How to Lose Your Next Tender (what NOT to do!!)

How to Lose Your Next Tender (what NOT to do!!)

Tender writing is difficult – there are no two ways about it. In addition to strong writing skills, tender writers also need tenacity, creativity, an ability to work under the constant pressure of deadlines and a bucket full of common sense. If tender writing is not hard enough already, there are many ways in which the chances of tender success can be easily scuppered. Here are 10 ways to destroy your chances of winning your next contract – please avoid at all costs! (References to CattyCatCare.com and Woof-Dogbark Ltd. are fictional and for illustrative purposes only!).

1.     Ignore the question and write about something you wish they’d asked instead. Never mind about the complaint they want you to tell them about and the actions you took to resolve the problem and prevent something like that from happening again. ‘Complaint’ feels a bit like ‘feedback’ doesn’t it? So, just write about the wonderful letter you received from Dorothy regarding the excellent care you provided to her cat while she was in hospital. Don’t forget to mention the flowers she dropped off following her hospital discharge and how grateful she was. You’ll be alright. The evaluators probably don’t know the difference between a complaint and positive feedback anyway.

2.     Provide lazy answers. For example, write a 300 word response to a question which has a 2,000 word limit. Alternatively write “See attached” and provide your standard CattyCatCare.com marketing brochure to answer a question about your organisation’s experience. No problem – job done in a fraction of the time.

3.     Disregard formatting and response restrictions; e.g. exceed the word limits because if the evaluators are anything like you, they won’t bother to count the words anyway. Don’t worry about fonts, font sizes or page limits. These things are too fiddly to adhere to. Surely, they can’t matter that much?

4.     Mock commissioners for not selecting your company in the past; e.g. “Our understanding is that the current service is failing due to shoddy procurement and biased evaluation methods during the last tender exercise. Whoever awarded a cat care contract to a dog breeding company (Woof-Dogbark Ltd.) must be barking mad. If our company had been awarded the previous contract, you would never be in this sorry mess. CattyCatCare.com are, however, able to let bygones be bygones and dig you out of the hole you created.” There’s nothing like settling old scores via a tender.

5.     Directly name your competitors and try to discredit them; e.g. “Our company is so much better than Woof-Dogbark Ltd. Apart from their ridiculous name, we know from personal experience that they pay their suppliers extremely late and treat their staff like mud. We have also heard that the cats in their care tend to be treated like dogs. At CattyCatCare.com we have the utmost respect for our suppliers, staff and cats in our care. We pride ourselves on being more than a cat’s whisker better than Woof-Dogbark Ltd.!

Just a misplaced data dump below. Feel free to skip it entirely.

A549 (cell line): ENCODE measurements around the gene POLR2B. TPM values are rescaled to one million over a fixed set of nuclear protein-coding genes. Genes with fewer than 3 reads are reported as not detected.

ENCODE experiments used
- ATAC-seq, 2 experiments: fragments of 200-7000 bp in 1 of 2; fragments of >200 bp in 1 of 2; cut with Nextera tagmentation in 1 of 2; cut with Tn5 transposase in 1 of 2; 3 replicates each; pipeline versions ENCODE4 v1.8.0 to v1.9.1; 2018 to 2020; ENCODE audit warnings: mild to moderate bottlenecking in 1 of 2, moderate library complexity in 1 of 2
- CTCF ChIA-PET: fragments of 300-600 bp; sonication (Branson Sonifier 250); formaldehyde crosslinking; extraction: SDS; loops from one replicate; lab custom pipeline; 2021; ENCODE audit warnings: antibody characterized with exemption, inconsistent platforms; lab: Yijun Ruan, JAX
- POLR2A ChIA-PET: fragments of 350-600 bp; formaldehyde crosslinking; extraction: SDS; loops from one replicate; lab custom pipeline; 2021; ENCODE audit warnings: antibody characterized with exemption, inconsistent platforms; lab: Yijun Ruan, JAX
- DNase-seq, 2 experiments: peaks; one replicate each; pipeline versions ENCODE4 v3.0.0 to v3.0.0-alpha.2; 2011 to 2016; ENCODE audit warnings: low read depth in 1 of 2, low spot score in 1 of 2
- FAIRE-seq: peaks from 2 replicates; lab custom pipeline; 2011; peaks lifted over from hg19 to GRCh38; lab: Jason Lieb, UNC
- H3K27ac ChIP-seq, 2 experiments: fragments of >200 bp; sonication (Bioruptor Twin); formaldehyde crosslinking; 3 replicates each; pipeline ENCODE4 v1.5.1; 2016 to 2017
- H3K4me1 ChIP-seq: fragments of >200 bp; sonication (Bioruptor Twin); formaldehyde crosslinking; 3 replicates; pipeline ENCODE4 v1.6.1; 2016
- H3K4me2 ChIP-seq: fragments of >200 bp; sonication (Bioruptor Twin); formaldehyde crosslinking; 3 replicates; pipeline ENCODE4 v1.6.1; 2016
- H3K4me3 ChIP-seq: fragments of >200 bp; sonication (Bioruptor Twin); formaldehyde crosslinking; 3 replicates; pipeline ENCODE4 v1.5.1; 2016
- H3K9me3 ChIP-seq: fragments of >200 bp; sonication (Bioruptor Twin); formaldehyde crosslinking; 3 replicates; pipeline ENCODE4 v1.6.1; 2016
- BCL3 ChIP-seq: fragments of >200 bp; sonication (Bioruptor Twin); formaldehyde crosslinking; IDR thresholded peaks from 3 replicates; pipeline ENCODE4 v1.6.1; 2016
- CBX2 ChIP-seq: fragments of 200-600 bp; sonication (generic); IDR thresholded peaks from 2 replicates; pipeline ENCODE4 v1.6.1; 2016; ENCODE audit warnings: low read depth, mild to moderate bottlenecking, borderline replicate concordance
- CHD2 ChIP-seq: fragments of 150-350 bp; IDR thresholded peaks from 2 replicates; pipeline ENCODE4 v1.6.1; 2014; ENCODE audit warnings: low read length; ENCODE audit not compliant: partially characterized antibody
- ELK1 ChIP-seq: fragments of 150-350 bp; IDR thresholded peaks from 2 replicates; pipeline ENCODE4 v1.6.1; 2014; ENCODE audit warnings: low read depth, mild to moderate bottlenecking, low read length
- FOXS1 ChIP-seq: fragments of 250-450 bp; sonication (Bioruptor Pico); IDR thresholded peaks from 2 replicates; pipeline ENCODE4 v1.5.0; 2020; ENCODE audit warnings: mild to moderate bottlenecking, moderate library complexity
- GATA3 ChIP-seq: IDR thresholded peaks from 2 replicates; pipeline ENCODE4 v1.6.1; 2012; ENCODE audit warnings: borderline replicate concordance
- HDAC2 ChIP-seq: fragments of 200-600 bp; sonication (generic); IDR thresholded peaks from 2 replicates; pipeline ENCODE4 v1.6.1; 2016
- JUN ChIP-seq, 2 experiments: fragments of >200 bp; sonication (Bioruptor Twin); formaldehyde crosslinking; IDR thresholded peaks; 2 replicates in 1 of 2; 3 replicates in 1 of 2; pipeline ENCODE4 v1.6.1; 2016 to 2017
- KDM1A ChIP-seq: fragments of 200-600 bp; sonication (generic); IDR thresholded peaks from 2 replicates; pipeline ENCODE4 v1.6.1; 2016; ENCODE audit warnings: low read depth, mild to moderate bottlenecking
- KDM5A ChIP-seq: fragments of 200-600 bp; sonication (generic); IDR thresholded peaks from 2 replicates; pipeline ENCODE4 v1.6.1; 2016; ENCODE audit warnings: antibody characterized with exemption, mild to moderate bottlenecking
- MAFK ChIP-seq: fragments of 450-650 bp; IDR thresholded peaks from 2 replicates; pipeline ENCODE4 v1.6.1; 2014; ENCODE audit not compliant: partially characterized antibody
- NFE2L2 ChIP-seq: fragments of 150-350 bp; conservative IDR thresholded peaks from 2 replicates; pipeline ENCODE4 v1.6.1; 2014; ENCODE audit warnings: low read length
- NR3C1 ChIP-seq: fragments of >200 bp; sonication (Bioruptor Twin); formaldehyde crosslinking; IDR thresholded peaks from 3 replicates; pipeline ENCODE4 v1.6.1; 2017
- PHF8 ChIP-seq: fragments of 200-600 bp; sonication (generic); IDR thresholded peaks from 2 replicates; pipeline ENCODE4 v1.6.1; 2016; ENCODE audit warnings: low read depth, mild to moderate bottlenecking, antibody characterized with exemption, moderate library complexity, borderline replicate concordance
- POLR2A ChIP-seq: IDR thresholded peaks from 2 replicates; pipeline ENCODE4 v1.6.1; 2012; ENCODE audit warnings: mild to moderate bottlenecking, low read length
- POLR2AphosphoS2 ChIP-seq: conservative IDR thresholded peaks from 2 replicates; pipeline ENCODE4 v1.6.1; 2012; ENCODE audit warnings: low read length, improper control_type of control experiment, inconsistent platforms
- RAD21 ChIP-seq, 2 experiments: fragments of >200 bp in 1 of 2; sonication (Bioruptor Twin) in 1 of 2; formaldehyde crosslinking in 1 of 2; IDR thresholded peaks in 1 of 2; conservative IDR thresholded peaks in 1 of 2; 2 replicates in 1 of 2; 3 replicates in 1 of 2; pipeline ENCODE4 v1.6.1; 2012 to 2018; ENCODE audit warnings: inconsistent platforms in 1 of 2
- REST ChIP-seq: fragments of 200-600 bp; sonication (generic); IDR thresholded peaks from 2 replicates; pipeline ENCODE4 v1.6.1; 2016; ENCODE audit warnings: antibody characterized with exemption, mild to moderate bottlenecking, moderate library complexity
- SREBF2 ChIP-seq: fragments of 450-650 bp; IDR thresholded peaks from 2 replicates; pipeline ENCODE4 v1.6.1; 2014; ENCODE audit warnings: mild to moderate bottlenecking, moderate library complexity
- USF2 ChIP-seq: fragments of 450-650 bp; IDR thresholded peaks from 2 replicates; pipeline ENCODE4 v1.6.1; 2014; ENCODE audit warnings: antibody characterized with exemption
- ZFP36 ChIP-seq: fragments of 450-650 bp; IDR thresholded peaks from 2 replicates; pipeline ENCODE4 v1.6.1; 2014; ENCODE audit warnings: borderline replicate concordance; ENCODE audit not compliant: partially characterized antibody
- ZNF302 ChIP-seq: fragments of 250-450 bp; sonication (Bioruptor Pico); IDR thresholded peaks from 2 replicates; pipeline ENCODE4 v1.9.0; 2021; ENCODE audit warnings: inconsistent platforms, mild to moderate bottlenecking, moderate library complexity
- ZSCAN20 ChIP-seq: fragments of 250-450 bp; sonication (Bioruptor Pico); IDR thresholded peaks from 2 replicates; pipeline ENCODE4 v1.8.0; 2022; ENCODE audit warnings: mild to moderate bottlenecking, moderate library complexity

6.     Write vague and unsubstantiated statements; e.g. “We provide wonderful care for many cats every year. Our large workforce has extensive experience of delivering first class cat care. We strive to be the best at what we do – every day. That makes us the number one cat care company in the UK.”

7.     Avoid addressing issues in your tender response which you know evaluators already know about. Omit published performance and quality indicators and pretend there are never any problems in your services that need improving. Make no reference to the complaint that was submitted to the local authority about the smell of your cattery and the actions you took to resolve the problem. Avoid writing about the feedback (of which your commissioners received a copy) that showed 8 out of 10 owners who expressed a preference, said their cat preferred to sit alone at home (without food) while their owners went away, rather than spending a 2 week holiday at CattyCatCare.com. Definitely don’t demonstrate that you have listened to feedback and complaints and that you have taken specific actions to improve the user experience and the service they receive. Just stick your head in the sand and hope for the best.

8.     Take a relaxed approach to the tender deadline. I mean, does it really matter if the tender is submitted a few minutes late? Some people are so pernickety!

9.     Think your existing relationship with commissioners means the tender exercise is a formality. The contract is essentially in the bag already so there’s not much point breaking your back over a silly tender is there? What’s the point? They know what you do and how well you do it. They even said so in that meeting last week. Just pass the tender to the receptionist’s son, who’s here on work experience, and get it in. Job done.   

10. Ignore tender instructions including the documents that need completing, signing and submitting. It can be quite a tedious process to check and double check that everything is completed accurately and submitted as required, so save yourself the bother. There’s more to life than tendering isn’t there?

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